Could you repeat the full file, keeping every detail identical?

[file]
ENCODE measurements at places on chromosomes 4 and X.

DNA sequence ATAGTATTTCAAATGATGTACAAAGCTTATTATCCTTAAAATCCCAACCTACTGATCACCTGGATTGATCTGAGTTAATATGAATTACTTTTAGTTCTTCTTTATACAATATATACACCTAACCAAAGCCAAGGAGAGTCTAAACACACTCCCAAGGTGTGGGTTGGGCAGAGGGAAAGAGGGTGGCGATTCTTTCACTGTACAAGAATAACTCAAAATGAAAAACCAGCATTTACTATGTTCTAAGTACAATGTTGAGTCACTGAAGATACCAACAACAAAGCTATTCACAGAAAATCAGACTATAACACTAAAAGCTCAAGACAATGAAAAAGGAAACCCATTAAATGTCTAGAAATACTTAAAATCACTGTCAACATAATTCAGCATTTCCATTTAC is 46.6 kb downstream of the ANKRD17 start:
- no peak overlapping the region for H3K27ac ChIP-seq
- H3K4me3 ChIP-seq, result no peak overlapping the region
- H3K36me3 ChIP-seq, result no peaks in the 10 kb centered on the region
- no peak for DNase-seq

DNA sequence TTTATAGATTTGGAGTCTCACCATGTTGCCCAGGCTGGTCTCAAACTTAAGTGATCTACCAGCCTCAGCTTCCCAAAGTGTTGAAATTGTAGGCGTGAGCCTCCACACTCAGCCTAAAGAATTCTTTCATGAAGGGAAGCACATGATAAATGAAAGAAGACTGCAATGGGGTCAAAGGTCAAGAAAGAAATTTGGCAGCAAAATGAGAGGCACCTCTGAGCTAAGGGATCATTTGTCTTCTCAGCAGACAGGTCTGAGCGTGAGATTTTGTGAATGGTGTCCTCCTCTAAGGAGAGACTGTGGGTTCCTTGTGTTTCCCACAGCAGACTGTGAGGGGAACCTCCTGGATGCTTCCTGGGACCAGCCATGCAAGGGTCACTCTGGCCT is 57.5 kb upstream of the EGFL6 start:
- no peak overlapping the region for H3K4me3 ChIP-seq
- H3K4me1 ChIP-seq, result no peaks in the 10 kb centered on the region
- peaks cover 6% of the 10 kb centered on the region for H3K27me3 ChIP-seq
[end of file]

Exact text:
ENCODE measurements at places on chromosomes 4 and X.

DNA sequence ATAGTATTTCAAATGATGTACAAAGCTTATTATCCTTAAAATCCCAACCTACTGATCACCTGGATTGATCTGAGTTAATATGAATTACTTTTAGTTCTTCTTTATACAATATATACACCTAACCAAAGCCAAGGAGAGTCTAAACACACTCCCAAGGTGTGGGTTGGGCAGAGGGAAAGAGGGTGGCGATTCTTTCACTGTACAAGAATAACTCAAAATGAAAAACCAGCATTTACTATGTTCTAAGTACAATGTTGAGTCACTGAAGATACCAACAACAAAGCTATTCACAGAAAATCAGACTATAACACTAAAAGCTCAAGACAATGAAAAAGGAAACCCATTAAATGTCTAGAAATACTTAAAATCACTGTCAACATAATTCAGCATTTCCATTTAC is 46.6 kb downstream of the ANKRD17 start:
- no peak overlapping the region for H3K27ac ChIP-seq
- H3K4me3 ChIP-seq, result no peak overlapping the region
- H3K36me3 ChIP-seq, result no peaks in the 10 kb centered on the region
- no peak for DNase-seq

DNA sequence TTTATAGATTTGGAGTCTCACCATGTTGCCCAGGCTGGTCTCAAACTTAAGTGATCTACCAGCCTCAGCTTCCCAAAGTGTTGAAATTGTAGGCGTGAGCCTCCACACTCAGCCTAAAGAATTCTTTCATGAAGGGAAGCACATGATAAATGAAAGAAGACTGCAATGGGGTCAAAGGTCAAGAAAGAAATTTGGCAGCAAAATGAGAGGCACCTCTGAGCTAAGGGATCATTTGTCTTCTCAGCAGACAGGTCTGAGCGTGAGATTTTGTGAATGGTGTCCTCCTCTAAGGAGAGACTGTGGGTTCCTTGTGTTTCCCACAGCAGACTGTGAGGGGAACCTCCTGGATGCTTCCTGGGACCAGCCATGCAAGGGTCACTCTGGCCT is 57.5 kb upstream of the EGFL6 start:
- no peak overlapping the region for H3K4me3 ChIP-seq
- H3K4me1 ChIP-seq, result no peaks in the 10 kb centered on the region
- peaks cover 6% of the 10 kb centered on the region for H3K27me3 ChIP-seq